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Add the rigatoni to the skillet with sauce and stir to coat. Add reserved pasta cooking water, 1 tablespoon at a time until the sauce reaches the desired consistency.

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To serve, divide the rigatoni evenly between 2 pasta bowls. Sprinkle over chives and remaining grated pecorino cheese.

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All photographs and content, excepted where noted, are copyright protected. Please do not use these photos without prior written permission. If you wish to republish this photograph and all other contents, then we kindly ask that you link back to this site. We are eternally grateful and we appreciate your support of this blog.

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Braised Moroccan Eggplant

Many older recipes call for salting raw eggplant before cooking it to temper the vegetable’s tendency toward bitterness. These days the bitterness has largely been bred out, but salting eggplant is still a good way to reduce the amount of oil that this versatile vegetable absorbs. For even more aroma and herbaceous flavor, add fresh mint and cilantro leaves to the basil for garnish.

 

Serves 4

Ingredients:
4 Japanese eggplant or other small, oblong eggplant, about 1 lb.
Kosher salt, to taste
One can (14 oz) whole plum tomatoes with juices
1/4 cup olive oil
2 garlic cloves, smashed
1 teaspoon ground cumin
1 teaspoon paprika
1/2 teaspoons ground coriander
Fresh basil leaves, for garnish
2 tablespoons minced preserved lemon peel

Directions:
Trim the eggplant and cut into halves or thick slices. Put the eggplant into a colander, sprinkle with 1 teaspoon salt and toss to coat evenly. Set the colander in a sink and let the eggplant stand for 10 minutes. Meanwhile, pour the tomatoes and their juices into a bowl and crush the tomatoes with your hand or a potato masher. Set aside.

In a large sauté pan or wok over medium-high heat, warm the olive oil and garlic, swirling the pan to flavor the oil, until the garlic starts to sizzle but does not color, about 1 minute. Add the salted eggplant and stir until well coated. Pour in 1/4 cup water and bring to a boil. Cover, reduce the heat to medium-low and cook until the eggplant is tender, about 10 minutes. Uncover and gently stir in the tomatoes, cumin, paprika and coriander. Increase the heat to medium-high and let cook at a brisk simmer, shaking the pan occasionally, until the tomatoes thicken, about 10 minutes longer.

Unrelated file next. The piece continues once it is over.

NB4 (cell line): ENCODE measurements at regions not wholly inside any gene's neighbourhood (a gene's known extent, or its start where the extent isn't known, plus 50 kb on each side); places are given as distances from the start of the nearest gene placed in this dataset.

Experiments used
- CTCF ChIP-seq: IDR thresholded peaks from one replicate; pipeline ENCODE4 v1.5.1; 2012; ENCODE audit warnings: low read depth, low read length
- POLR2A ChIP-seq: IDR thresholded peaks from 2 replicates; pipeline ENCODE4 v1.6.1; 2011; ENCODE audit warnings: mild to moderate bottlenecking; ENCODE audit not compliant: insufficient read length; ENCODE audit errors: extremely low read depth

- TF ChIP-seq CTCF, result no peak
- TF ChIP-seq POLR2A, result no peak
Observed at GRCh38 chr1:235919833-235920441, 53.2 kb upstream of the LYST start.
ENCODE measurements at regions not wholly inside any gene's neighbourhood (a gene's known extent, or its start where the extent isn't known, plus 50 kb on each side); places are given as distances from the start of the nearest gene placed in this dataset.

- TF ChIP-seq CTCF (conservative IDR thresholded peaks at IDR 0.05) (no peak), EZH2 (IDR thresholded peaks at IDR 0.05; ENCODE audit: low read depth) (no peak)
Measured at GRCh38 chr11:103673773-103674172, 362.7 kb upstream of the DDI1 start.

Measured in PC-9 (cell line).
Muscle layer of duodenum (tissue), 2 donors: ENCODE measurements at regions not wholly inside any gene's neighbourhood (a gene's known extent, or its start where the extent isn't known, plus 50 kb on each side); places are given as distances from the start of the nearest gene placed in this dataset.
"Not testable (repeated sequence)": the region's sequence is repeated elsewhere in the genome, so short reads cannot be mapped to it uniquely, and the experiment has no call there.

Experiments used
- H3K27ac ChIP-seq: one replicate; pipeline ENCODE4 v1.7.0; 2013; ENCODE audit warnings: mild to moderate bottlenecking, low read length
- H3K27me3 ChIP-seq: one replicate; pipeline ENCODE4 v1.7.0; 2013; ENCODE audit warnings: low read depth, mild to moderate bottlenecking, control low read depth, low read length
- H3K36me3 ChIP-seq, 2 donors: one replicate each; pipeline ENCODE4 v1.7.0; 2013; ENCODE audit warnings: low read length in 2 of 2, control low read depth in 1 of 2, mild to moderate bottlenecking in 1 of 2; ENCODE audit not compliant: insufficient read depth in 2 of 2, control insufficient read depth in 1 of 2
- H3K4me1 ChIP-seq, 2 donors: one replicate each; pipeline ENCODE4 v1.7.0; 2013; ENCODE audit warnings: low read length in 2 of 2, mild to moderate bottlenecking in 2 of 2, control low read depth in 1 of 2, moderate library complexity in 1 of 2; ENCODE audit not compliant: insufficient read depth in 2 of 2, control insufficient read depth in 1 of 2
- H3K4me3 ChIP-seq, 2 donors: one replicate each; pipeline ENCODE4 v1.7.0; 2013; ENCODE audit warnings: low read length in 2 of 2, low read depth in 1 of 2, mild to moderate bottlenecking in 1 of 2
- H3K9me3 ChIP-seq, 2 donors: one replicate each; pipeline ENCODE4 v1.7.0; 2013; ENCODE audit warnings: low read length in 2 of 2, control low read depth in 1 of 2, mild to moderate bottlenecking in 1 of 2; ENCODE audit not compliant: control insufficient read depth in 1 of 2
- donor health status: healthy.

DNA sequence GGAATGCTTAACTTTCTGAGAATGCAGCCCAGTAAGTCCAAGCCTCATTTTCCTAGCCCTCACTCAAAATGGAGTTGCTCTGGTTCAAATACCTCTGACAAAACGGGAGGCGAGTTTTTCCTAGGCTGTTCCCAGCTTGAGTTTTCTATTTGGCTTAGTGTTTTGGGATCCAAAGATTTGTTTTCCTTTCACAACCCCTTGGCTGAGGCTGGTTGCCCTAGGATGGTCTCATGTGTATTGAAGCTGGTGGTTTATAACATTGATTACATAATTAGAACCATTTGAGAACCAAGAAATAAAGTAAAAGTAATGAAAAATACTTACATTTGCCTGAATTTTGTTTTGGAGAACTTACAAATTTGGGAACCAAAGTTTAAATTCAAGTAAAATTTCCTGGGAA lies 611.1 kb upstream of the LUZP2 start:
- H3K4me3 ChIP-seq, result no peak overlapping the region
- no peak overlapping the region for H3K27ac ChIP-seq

Remove from the heat and discard the garlic, if desired. Transfer the eggplant to a serving dish and sprinkle with the basil leaves and the preserved lemon. Serve warm or at room temperature.

 

 

 

 

 

Hello, October

hello-october

Fall is in full swing and every season has its bounty to share, as your local grocery stores are piling up autumn’s best harvests and many farmer’s markets are coming to an end. In addition to apples and the perennial favorite , pumpkins there are other types of produce that a commonly available during October. So why not take on October with a few reusable grocery bags and  a pair of sharp eyes, along with this list and seek out the fruits and vegetables that are at their peak.

Happy Shopping!

Seasonal Fruits and Vegetables for October:

Apples
Beets
Blackberries
Broccoli
Brussels sprouts
Butter lettuce
Cabbage
Cauliflower
Chicory
Collard greens
Corn
Cranberries
Cucumbers
Dates
Eggplant
Figs
Grapes
Kale
Kiwi
Limes
Melon
Okra
Pears
Peppers
Persimmons
Plums
Pomegranates
Potatoes
Pumpkins
Raspberries
Tomatoes
Winter Squash
Zucchini

This Month’s Featured Vegetable:
Eggplant!

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Photo Credit: Produce Made Simple, 2018.

The eggplant is a member of the nightshade family, making it related to potatoes and tomatoes. But did you know eggplants are actually a fruit, even though they are consumed as vegetables?

Eggplants are found in many cuisines, as they have subtle flavors and meaty textures which makes them especially versatile for cooking. The flesh of an eggplant acts like a sponge, absorbing the flavor of whatever it’s cooked with.

 

Varieties of Eggplants

There are many varieties of eggplant to choose from, in various colors, shapes and sizes. They can range from small and young to large and mature.